Before I go any further, let me admit from the start that I have absolutely no idea what rules and regulations apply in the situations I am about to recall and relate. No idea whatsoever, so I may be whistling in the wind or writing twaddle. I just don’t know, but, not knowing, I have the right to request, even demand answers to questions that seem perfectly reasonable – reasonable at least to me.
I recall, during the heady days of the InTime Project when I still believed that I could make a difference in Saint Lucia, being asked by several schools that had been severely affected by flooding for new, additional, computers to replace the ones we had already donated. Their computer classrooms had been wiped out.
I say ‘additional’ because the requests for replacement computers always exceeded the number of computers we had originally donated. Apparently, we were the only donors in town naïve enough to consider replacing not only the modern, brand-new computers donated by us, but also the motley collection of worn-out, broken, electronically challenged, obsolete machines that had been donated by others. Our school principals, lovely people that they are, are also pretty canny when it comes to begging – they’re simply, in the words of Tina Turner, the best, better than all the rest!
On other occasions we were asked to contribute towards the replacement of equipment that had been stolen. The police had been informed, presumably through the Ministry of Education, but had never recovered the goods.
Then again, there were the computers that had simply ceased to function, or had been damaged in some way. While we were running the Project we had people who went around fixing things, but after we handed the Project over to the authorities there seems to have been no servicing of equipment at all.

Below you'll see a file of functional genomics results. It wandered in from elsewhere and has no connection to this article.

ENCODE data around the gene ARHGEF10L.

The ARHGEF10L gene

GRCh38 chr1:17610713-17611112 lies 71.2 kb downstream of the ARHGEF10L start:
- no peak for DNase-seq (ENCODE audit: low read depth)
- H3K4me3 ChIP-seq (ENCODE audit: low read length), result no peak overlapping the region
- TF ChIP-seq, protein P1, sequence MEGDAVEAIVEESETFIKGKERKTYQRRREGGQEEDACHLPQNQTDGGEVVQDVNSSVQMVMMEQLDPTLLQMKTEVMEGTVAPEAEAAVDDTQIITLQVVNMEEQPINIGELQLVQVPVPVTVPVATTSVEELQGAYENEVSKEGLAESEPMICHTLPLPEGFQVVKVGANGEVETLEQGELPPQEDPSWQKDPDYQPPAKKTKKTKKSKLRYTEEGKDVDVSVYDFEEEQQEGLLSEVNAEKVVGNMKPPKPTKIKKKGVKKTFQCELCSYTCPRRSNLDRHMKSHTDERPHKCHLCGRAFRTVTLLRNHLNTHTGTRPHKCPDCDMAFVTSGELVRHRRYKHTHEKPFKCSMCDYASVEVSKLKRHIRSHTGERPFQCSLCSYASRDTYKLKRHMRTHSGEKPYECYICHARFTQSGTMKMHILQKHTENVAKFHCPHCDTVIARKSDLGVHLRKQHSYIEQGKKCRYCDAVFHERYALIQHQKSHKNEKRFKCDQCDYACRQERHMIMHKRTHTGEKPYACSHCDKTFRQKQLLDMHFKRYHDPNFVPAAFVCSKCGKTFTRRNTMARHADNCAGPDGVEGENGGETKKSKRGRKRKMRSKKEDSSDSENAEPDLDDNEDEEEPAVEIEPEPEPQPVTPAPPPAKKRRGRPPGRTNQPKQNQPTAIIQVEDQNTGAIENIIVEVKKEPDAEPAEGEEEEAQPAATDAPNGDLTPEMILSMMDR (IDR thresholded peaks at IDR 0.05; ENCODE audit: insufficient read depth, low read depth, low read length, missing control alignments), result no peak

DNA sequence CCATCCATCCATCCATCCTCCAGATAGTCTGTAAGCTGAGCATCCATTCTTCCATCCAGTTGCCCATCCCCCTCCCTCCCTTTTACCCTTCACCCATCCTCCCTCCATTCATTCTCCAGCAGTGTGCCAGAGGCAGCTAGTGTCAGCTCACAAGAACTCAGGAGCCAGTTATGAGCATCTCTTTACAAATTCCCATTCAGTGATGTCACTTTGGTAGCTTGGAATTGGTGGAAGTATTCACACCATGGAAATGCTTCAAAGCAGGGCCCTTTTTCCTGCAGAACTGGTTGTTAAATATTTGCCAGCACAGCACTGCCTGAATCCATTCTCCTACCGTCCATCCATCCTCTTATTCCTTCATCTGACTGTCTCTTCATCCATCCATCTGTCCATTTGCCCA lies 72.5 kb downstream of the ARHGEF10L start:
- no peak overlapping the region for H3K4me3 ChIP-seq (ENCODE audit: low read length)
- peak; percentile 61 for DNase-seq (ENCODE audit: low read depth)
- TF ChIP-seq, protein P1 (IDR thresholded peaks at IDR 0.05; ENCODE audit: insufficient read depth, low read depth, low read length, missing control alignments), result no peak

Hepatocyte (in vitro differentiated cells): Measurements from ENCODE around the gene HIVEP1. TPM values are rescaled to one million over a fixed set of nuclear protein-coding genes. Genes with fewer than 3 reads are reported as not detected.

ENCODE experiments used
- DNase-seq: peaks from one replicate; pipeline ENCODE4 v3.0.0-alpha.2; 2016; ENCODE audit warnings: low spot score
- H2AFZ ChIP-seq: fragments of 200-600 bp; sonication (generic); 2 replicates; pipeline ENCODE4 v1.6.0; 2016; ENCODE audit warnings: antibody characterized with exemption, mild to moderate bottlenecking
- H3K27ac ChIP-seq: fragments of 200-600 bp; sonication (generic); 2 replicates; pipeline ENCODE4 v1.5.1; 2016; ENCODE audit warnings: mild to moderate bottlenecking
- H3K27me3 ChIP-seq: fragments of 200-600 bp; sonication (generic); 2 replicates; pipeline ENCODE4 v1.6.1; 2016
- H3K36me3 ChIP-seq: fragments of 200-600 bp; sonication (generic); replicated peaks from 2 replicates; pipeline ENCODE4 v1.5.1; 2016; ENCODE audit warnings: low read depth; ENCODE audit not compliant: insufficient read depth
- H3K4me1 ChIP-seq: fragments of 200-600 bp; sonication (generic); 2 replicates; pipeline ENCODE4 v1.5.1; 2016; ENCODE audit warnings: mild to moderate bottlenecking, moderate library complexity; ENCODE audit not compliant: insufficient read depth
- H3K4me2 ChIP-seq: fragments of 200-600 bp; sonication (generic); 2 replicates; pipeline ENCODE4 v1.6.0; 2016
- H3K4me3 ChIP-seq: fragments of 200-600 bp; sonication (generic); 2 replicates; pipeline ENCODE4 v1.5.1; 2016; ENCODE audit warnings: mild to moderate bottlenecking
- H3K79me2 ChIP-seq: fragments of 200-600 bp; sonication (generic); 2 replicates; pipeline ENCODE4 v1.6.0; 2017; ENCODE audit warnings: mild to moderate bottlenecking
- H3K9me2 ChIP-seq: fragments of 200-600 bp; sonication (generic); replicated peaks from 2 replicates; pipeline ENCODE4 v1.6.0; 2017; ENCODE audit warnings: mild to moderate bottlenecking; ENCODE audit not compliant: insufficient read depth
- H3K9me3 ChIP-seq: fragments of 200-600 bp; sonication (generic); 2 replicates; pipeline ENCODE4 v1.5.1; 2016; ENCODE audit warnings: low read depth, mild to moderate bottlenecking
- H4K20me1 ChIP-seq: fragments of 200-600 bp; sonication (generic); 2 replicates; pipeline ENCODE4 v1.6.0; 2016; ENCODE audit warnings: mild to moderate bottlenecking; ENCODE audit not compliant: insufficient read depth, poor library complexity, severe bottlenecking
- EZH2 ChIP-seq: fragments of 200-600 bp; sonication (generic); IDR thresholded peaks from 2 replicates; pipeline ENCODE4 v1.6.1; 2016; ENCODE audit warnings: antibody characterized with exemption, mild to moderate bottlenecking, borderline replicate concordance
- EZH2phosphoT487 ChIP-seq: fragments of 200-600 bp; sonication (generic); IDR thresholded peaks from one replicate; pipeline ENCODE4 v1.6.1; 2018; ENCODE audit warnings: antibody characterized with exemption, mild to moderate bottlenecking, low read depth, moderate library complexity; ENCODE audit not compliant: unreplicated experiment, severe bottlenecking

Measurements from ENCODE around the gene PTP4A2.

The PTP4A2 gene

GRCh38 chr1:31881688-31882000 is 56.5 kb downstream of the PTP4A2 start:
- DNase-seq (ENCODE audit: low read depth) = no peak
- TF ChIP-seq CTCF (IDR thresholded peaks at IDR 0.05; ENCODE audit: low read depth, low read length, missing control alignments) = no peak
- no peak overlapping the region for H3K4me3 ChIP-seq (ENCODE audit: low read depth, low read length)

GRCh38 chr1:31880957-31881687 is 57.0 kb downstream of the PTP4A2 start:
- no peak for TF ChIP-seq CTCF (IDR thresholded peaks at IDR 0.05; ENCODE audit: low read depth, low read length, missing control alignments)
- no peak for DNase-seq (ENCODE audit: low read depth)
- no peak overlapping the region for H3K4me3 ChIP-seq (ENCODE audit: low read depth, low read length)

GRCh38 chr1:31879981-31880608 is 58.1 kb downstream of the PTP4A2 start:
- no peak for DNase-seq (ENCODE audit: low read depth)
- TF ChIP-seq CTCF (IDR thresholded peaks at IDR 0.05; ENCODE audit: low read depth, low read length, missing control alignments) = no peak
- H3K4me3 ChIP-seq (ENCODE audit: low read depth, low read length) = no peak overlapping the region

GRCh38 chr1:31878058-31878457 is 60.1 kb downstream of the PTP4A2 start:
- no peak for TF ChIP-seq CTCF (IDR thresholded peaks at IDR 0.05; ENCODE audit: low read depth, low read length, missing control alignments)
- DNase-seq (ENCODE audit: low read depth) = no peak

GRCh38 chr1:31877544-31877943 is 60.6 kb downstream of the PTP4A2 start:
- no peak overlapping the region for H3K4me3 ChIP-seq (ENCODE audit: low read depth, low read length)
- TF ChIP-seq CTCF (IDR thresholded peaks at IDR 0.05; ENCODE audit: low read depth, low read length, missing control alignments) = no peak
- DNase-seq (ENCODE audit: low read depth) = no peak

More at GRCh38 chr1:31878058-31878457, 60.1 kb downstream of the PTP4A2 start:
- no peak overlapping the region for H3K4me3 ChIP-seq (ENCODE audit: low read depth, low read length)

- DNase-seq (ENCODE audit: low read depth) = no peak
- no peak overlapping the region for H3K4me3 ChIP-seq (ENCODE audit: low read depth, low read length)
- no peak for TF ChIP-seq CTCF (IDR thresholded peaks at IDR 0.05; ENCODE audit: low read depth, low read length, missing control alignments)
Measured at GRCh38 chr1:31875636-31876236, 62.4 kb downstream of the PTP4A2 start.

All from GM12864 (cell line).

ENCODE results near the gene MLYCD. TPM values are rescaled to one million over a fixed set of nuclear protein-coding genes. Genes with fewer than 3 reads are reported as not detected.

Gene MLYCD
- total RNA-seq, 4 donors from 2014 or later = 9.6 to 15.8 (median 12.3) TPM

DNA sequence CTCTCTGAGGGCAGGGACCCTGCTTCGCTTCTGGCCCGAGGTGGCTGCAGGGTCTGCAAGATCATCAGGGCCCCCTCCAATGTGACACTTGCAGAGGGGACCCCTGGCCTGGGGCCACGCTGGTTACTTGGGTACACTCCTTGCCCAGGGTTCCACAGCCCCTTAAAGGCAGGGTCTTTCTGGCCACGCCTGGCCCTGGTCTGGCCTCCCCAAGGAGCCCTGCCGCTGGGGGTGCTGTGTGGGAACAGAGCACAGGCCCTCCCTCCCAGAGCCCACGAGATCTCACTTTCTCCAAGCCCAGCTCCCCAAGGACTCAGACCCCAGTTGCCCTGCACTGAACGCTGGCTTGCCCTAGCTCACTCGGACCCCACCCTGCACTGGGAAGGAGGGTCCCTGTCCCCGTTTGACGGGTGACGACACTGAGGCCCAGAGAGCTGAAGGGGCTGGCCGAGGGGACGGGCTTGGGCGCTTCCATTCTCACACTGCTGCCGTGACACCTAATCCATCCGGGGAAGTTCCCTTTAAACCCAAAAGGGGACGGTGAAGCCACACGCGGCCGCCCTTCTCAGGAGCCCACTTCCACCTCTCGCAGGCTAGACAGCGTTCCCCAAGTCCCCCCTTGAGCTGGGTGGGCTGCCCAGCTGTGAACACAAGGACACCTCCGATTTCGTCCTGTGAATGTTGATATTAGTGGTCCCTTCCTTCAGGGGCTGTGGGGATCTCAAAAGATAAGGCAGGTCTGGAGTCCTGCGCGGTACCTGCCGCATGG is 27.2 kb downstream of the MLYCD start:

So what do we have? Well, we have damage through natural disasters; we have theft; we have damage due to wear and tear or negligence. We also had ‘malfunctions’ due to, well, well what shall I say, a lack of common sense, perhaps; we had malfunctions due to batteries running out and schools expecting us to provide new batteries for ‘mouses’ – I can’t bring myself to say ‘mice’.
All these queries were occasioned by the recent Throne Speech delivered by the Governor General. Her Excellency was pleased – no let me rephrase that – Her Excellency was dismayed to report the damage caused by Hurricane Tomas and the now infamous Christmas Eve Storm of 2013. Actually, we all know that Her Excellency was reading a script prepared by someone else; a Governor General seldom, if ever, has much say in what a Throne Speech might contain.
By the way, I feel a digression coming on: Hands up all of you who knew that Dominica does not have a Governor General? Antigua does, as does St Vincent. And so does Grenada, as well as St Kitts. For reasons I am not sure about, Dominica, on gaining Independence from Britain, instantaneously became a Republic with an elected President as Head of State. The present President is Charles Savarin. He was elected President of the Commonwealth of Dominica by the House of Assembly on Monday, September 30, 2013. He will serve for five years.
Whoops! I strayed way off track once again. What was I saying? Oh, yes, Insurances. Why don’t our governments insure our property? I think I am right in saying that Bordelais is not insured, and I am pretty certain that our roads and bridges are not insured. And what about the schools and their contents? Surely schoolchildren are insured? How about public buildings? Are they insured? I mean, how can a government, any government, the custodian of all our national assets, not protect the citizens of this country from loss due to disasters, theft and negligence by insuring the darned things?
Maybe they look at it this way: We never paid for all these things in the first place; somebody else did. And hopefully, we’ll be able to find another naïve donor willing to pay for replacements for all the things we never took proper care of through maintaining and insuring them. No bank would lend you cent if you refused to insure the house you were building. And you couldn’t drive a car without insurance. Gosh, I hope I’m wrong on this one – but by the way, I suspect much of the damage caused by hurricanes ends up being paid for by private citizens, businesses, or their insurance companies, not our government!